Hal Needham passed away Friday from cancer, he was 82 years old. Best known for directing such films as Smokey and the Bandit and The Cannonball Run series. He was also a stuntman in his earlier days whilst breaking into Hollywood. Needham also worked as a second unit director, stunt co-ordinator, action director (directed action scenes) and his trademark: the automobile stunts (which he always managed to work into the films he directed). Needham was a stunt double for such notable actors as Richard Boone, Burt Reynolds, Clint Walker, Gary Lockwood and Peter Breck. He was awarded an Academy Award in 2012 for his work in Hollywood and wrote an autobiography about his life as a stuntman and filmmaker.
Born on March 6, 1931 in Memphis Tennessee, Hal Needham was born to the parents of sharecroppers. After dropping out of grade school and working as a laborer, he joined the army during the Korean War. A few years later, he worked in Hollywood as a stunt double and bit actor. Over the years Needham began to set up and direct stunt scenes. He broke over 56 bones in his body as a stuntman and easily made the transition to filmmaker. His first film was "Smokey and the Bandit" starring Burt Reynolds (an old friend from his days as his stunt double from Gunsmoke). The two would work on several more films (Gator, Smokey and the Bandit II, Stroker Ace and The Cannonball Run films).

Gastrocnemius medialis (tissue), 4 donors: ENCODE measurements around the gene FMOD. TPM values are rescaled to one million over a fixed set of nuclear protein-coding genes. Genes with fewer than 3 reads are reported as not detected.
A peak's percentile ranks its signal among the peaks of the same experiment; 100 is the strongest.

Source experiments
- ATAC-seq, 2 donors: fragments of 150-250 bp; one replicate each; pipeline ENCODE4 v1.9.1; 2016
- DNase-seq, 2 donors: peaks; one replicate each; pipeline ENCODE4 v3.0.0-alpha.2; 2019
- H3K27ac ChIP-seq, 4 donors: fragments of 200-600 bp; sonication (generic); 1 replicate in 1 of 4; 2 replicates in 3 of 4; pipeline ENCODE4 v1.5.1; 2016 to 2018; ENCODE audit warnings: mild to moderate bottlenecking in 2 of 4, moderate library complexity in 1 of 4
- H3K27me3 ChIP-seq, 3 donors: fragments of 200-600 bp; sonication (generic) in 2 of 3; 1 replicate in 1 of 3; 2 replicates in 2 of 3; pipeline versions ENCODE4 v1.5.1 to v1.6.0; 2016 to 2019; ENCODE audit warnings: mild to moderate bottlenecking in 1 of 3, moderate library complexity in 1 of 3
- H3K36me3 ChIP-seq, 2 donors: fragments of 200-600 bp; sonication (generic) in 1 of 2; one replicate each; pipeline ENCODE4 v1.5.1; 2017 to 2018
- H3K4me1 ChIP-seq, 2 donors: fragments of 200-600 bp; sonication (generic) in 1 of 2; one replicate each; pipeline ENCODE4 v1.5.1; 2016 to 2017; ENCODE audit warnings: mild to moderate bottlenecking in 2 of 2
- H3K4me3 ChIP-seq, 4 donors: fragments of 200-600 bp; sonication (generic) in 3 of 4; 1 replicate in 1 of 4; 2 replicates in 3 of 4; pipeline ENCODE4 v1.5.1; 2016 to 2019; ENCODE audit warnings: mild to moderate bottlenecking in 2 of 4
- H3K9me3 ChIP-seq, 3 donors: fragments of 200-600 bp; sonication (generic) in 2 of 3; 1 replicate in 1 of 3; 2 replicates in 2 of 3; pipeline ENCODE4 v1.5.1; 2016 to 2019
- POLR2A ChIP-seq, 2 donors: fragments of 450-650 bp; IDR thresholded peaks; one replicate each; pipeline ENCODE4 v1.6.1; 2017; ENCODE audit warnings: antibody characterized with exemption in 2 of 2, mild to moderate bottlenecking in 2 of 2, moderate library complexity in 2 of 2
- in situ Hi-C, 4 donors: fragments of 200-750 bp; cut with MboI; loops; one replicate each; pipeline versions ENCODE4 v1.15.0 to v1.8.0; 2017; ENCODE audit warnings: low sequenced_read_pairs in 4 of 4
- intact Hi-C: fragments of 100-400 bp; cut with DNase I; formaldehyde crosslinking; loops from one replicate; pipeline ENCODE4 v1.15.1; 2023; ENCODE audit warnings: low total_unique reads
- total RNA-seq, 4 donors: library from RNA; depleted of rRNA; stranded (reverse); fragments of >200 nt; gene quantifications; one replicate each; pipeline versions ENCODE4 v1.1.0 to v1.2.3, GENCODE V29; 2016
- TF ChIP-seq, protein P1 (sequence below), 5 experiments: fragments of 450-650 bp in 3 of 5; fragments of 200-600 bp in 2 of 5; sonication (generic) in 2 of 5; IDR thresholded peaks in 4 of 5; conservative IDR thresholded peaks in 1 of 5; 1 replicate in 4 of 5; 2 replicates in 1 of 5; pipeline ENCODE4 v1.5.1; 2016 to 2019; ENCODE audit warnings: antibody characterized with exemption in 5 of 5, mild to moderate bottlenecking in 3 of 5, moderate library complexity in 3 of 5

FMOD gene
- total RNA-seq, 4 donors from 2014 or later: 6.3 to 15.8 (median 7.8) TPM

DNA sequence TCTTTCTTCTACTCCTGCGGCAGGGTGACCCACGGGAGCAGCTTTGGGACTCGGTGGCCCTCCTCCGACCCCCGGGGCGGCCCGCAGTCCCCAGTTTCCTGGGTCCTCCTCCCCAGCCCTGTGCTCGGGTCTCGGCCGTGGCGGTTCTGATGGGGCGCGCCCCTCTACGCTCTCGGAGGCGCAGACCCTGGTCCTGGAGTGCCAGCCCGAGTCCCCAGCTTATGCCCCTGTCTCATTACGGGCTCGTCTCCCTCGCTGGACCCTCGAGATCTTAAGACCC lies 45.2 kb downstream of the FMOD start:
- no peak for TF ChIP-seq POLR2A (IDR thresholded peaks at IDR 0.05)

One actor who would learn a lot from Needham was Hong Kong action star Jackie Chan. His film company Golden Harvest worked with him on a few productions. Chan worked on The Cannonball Run films and used a few things he learned from working with Needham and would later use in the future when he began to direct on his own (i.e. the outtake reel at the end of the movie, special shots of incredible stunts and the safety measures that Needham placed upon his set. Chan also created his own stunt team modeled after Needham's (Stunts Unlimited). During the eighties, Needham directed two films based upon mainstream fads BMX racing (Rad) and pro wrestling (Body Slam), both were mediocre box office draws and would be the last theatrical films he would direct.
Hal Needham revolutionized the way stunt work, action directing and stunt safety in Hollywood. He paid a keen eye to the way car chases and crashed were filmed and handled. He put the safety of his stuntmen ahead of anything else and improved their conditions. Needham's work behind and in front of the camera should not only be duly noted but give the credited he truly deserves and it will be missed.